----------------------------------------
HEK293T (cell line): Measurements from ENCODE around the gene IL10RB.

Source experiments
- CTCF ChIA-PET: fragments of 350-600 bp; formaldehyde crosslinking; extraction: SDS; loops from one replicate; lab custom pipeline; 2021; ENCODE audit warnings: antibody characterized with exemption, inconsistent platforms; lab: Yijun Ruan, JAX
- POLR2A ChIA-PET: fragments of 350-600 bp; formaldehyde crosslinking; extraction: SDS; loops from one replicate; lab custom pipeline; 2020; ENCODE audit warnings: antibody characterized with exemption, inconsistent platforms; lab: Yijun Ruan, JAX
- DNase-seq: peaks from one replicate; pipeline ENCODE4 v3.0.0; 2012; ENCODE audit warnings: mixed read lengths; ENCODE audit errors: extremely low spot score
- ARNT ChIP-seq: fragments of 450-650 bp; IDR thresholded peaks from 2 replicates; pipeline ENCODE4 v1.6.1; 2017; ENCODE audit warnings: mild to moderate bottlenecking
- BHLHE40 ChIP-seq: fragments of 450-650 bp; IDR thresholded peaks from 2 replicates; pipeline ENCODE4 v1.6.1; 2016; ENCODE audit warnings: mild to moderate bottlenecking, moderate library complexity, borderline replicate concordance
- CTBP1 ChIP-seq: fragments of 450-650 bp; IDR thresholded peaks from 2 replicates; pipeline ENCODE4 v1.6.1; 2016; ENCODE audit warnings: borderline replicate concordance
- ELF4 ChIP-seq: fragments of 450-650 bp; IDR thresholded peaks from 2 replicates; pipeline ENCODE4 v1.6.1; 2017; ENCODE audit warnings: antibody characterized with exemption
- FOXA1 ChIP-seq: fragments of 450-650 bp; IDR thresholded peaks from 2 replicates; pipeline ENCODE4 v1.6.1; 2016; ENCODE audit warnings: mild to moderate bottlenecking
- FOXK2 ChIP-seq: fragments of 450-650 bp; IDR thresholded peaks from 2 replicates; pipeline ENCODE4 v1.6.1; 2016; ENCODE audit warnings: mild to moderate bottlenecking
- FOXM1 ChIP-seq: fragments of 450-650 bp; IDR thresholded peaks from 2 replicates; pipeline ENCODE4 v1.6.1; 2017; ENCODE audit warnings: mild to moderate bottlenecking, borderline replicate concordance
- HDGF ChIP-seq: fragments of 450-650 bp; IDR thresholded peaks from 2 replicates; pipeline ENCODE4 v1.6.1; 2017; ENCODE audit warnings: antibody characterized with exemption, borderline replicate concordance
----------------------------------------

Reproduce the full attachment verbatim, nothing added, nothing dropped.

HEK293T (cell line): Measurements from ENCODE around the gene IL10RB.

Source experiments
- CTCF ChIA-PET: fragments of 350-600 bp; formaldehyde crosslinking; extraction: SDS; loops from one replicate; lab custom pipeline; 2021; ENCODE audit warnings: antibody characterized with exemption, inconsistent platforms; lab: Yijun Ruan, JAX
- POLR2A ChIA-PET: fragments of 350-600 bp; formaldehyde crosslinking; extraction: SDS; loops from one replicate; lab custom pipeline; 2020; ENCODE audit warnings: antibody characterized with exemption, inconsistent platforms; lab: Yijun Ruan, JAX
- DNase-seq: peaks from one replicate; pipeline ENCODE4 v3.0.0; 2012; ENCODE audit warnings: mixed read lengths; ENCODE audit errors: extremely low spot score
- ARNT ChIP-seq: fragments of 450-650 bp; IDR thresholded peaks from 2 replicates; pipeline ENCODE4 v1.6.1; 2017; ENCODE audit warnings: mild to moderate bottlenecking
- BHLHE40 ChIP-seq: fragments of 450-650 bp; IDR thresholded peaks from 2 replicates; pipeline ENCODE4 v1.6.1; 2016; ENCODE audit warnings: mild to moderate bottlenecking, moderate library complexity, borderline replicate concordance
- CTBP1 ChIP-seq: fragments of 450-650 bp; IDR thresholded peaks from 2 replicates; pipeline ENCODE4 v1.6.1; 2016; ENCODE audit warnings: borderline replicate concordance
- ELF4 ChIP-seq: fragments of 450-650 bp; IDR thresholded peaks from 2 replicates; pipeline ENCODE4 v1.6.1; 2017; ENCODE audit warnings: antibody characterized with exemption
- FOXA1 ChIP-seq: fragments of 450-650 bp; IDR thresholded peaks from 2 replicates; pipeline ENCODE4 v1.6.1; 2016; ENCODE audit warnings: mild to moderate bottlenecking
- FOXK2 ChIP-seq: fragments of 450-650 bp; IDR thresholded peaks from 2 replicates; pipeline ENCODE4 v1.6.1; 2016; ENCODE audit warnings: mild to moderate bottlenecking
- FOXM1 ChIP-seq: fragments of 450-650 bp; IDR thresholded peaks from 2 replicates; pipeline ENCODE4 v1.6.1; 2017; ENCODE audit warnings: mild to moderate bottlenecking, borderline replicate concordance
- HDGF ChIP-seq: fragments of 450-650 bp; IDR thresholded peaks from 2 replicates; pipeline ENCODE4 v1.6.1; 2017; ENCODE audit warnings: antibody characterized with exemption, borderline replicate concordance